Saturday, July 13, 2013

 

White's "The Science Delusion"

It is very advisable to examine and dissect the men of science for once, since they for their part are quite accustomed to laying bold hands on everything in the world, even the most venerable things, and taking them to pieces. –Friedrich Nietzsche, epigraph to The Science Delusion.

Curtis White's latest non-fiction offering is The Science Delusion: Asking the Big Questions in a Culture of Easy Answers (Melville House, 2013). For those who wonder about such things, a self-described atheist, White is not critiquing science from a religious perspective. White's attack is grounded in the notion of classical Romanticism as a counterculture to a science or scientism that seeks to subsume or devalue non-scientific human enterprises such as art, religion, and philosophy.

White begins by taking a look at the "new atheists"--Dawkins, Hitchens, Rosenberg, and Harris—observing "that the story these writers have to tell is one that a very powerful part of our culture wants told and emphatically so" (p. 3). He develops the idea of science's "too-comfortable place in the broader ideology of social regimentation, economic exploitation, environmental destruction, and industrial militarism," declaring that "how the ideology of science meshes with the broader ideology of capitalism will be a consistent interest of my investigation here" (p. 11). In this vein, White wonders: "Where is Richard Dawkins's book on the almighty, self-correcting Market God? Or on the military-industrial complex that science and technology has made possible? But, then, it's not in science's interest to notice such things" (p. 55).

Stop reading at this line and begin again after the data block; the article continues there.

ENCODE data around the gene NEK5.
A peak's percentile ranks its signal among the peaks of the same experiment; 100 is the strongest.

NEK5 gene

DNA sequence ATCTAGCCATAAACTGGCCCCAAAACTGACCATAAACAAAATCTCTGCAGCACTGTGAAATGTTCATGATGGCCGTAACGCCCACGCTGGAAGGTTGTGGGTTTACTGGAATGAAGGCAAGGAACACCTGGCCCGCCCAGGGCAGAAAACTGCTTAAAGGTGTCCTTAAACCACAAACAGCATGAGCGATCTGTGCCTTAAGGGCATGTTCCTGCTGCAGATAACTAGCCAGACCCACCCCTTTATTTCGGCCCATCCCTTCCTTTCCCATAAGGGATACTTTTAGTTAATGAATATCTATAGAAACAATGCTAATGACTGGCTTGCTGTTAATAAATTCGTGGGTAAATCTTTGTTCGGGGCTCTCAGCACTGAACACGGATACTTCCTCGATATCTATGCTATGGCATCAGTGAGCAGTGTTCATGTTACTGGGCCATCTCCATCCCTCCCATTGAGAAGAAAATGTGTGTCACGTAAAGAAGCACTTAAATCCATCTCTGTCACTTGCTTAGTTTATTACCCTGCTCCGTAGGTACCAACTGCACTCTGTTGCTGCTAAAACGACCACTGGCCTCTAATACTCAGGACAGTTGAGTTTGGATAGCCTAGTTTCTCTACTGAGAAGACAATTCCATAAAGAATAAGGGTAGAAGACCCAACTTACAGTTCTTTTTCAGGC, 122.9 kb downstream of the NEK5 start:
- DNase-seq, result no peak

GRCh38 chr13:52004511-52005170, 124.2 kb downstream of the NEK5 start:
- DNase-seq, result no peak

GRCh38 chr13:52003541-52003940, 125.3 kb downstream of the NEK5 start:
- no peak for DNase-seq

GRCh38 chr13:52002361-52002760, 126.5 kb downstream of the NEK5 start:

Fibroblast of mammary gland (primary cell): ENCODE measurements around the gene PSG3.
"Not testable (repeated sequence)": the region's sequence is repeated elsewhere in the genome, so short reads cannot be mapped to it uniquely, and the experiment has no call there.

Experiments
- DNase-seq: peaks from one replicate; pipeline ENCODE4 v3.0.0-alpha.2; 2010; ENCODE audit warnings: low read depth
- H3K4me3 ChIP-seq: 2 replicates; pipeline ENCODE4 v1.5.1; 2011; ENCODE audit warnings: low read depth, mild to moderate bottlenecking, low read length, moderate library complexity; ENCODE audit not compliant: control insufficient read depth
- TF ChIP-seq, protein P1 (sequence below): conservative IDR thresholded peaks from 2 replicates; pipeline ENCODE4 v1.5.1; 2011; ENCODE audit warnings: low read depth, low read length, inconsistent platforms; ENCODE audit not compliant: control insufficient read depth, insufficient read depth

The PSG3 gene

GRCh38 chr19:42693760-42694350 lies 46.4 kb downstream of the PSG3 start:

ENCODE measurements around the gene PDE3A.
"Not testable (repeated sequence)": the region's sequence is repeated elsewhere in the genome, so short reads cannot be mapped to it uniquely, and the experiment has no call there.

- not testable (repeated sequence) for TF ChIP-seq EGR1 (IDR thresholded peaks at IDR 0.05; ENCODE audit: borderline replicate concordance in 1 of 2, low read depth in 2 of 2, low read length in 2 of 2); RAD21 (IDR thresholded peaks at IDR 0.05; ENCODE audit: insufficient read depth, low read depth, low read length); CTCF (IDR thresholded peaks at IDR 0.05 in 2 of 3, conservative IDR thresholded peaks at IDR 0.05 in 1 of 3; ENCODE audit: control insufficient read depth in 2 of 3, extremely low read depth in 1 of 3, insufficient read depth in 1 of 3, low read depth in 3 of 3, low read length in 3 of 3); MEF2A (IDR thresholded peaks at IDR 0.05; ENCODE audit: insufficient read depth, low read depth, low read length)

After taking on the new atheists, White goes after biology, neuroscience, and physics. Lawrence Krauss, Watson and Crick, Richard Feynman, Stephen Hawking, and Sebastian Seung, among others, fall under White's withering gaze. Along the way, he also brings to bear the arguments of others more attuned to Romanticism, citing for example, Friedrich Schiller: "Art's primary purpose as antagonist to the 'robot' is to 'model freedom.' 'Art models freedom' is Schiller's aesthetic mantra, and it is the Romantic aesthetic in full force. Do you want to know what it is like to be free? Then live in art. ... Art is a counter-discourse, it is a counterculture, or it's not art" (p. 69).

Contra reductive physicalism/materialism, White also cites physicist Arthur Eddington: "The stuff of the world is mind-stuff" (p. 174).. And James Jeans, also a physicist: "I incline to the idealistic theory that consciousness is fundamental, and that the material universe is derivative from consciousness, not consciousness from the material universe ... In general the universe seems to me to be nearer to a great thought than to a great machine" (p. 174).

In closing, here are two excerpts from White's final pages:

"We [Americans] are a culture in which self-evident lies, supported by stunning lapses in argument, are eagerly taken up by our most literate public, which is happy to call it 'fascinating' and 'provocative,' while also assuming it is our inevitable future" (p. 182).

"... Romanticism goes science one better: it also liberates us from the scam—the delusions—of science, of technology, and of the reign of the ever more efficient administration of life that has been the essential problem in the West for the last two centuries" (p. 192).

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